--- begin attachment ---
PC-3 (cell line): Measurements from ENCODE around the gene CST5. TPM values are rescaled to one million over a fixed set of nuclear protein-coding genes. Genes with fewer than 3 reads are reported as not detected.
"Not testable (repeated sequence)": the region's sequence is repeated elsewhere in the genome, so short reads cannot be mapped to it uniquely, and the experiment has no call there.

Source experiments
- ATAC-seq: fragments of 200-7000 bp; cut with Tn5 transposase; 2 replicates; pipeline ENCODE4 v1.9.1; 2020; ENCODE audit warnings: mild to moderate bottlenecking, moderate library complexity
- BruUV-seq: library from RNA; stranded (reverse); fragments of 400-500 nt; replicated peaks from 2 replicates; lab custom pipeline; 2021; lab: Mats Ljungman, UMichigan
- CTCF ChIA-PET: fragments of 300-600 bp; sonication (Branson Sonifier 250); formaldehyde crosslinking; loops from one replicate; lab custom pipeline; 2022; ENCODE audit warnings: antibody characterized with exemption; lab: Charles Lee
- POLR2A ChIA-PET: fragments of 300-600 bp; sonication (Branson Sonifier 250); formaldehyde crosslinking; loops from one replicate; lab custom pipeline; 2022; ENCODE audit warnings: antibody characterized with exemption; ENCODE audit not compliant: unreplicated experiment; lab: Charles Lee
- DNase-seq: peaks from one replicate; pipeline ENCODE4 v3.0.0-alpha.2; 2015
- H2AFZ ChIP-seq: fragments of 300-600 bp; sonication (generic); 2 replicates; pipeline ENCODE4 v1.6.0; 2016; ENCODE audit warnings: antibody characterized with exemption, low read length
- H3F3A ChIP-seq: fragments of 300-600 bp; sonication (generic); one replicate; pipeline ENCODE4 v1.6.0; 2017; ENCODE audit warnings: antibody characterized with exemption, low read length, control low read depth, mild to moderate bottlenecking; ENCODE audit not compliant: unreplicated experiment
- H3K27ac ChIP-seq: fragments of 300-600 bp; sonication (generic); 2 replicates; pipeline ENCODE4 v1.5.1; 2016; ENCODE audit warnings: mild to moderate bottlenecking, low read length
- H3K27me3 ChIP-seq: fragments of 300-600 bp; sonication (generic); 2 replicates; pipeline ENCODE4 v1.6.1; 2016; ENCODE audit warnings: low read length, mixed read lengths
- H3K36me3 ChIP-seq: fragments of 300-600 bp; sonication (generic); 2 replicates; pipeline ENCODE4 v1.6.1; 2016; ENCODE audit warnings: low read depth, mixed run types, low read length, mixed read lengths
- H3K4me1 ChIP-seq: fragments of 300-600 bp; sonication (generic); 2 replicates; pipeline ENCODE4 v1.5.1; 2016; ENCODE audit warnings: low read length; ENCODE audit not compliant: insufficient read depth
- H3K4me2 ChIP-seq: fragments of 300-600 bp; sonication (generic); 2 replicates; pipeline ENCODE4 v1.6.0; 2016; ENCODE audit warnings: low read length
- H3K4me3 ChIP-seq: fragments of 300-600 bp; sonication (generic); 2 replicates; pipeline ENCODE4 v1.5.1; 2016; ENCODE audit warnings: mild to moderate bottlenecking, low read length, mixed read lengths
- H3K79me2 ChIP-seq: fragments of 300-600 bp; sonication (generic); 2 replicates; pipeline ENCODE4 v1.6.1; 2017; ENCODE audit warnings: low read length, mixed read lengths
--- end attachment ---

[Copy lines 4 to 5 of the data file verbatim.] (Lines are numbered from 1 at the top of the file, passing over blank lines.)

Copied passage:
- ATAC-seq: fragments of 200-7000 bp; cut with Tn5 transposase; 2 replicates; pipeline ENCODE4 v1.9.1; 2020; ENCODE audit warnings: mild to moderate bottlenecking, moderate library complexity
- BruUV-seq: library from RNA; stranded (reverse); fragments of 400-500 nt; replicated peaks from 2 replicates; lab custom pipeline; 2021; lab: Mats Ljungman, UMichigan